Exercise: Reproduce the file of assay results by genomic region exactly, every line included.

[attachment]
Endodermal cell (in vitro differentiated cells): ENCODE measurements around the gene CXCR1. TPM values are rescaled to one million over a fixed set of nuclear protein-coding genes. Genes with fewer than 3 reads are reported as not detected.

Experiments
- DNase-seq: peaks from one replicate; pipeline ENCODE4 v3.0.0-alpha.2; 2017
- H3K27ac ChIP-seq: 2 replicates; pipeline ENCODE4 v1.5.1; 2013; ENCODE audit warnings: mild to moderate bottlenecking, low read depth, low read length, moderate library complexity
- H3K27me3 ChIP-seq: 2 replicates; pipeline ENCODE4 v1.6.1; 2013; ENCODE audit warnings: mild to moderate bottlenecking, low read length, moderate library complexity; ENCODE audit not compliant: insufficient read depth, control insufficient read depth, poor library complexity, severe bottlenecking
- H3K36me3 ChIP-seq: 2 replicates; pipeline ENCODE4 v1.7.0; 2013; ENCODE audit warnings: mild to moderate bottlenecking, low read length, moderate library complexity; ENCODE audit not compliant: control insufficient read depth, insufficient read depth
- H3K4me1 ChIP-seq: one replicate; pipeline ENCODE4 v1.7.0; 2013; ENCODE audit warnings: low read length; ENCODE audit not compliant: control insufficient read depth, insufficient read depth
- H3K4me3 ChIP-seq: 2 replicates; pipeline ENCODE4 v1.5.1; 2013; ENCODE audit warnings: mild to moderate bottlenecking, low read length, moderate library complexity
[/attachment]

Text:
Endodermal cell (in vitro differentiated cells): ENCODE measurements around the gene CXCR1. TPM values are rescaled to one million over a fixed set of nuclear protein-coding genes. Genes with fewer than 3 reads are reported as not detected.

Experiments
- DNase-seq: peaks from one replicate; pipeline ENCODE4 v3.0.0-alpha.2; 2017
- H3K27ac ChIP-seq: 2 replicates; pipeline ENCODE4 v1.5.1; 2013; ENCODE audit warnings: mild to moderate bottlenecking, low read depth, low read length, moderate library complexity
- H3K27me3 ChIP-seq: 2 replicates; pipeline ENCODE4 v1.6.1; 2013; ENCODE audit warnings: mild to moderate bottlenecking, low read length, moderate library complexity; ENCODE audit not compliant: insufficient read depth, control insufficient read depth, poor library complexity, severe bottlenecking
- H3K36me3 ChIP-seq: 2 replicates; pipeline ENCODE4 v1.7.0; 2013; ENCODE audit warnings: mild to moderate bottlenecking, low read length, moderate library complexity; ENCODE audit not compliant: control insufficient read depth, insufficient read depth
- H3K4me1 ChIP-seq: one replicate; pipeline ENCODE4 v1.7.0; 2013; ENCODE audit warnings: low read length; ENCODE audit not compliant: control insufficient read depth, insufficient read depth
- H3K4me3 ChIP-seq: 2 replicates; pipeline ENCODE4 v1.5.1; 2013; ENCODE audit warnings: mild to moderate bottlenecking, low read length, moderate library complexity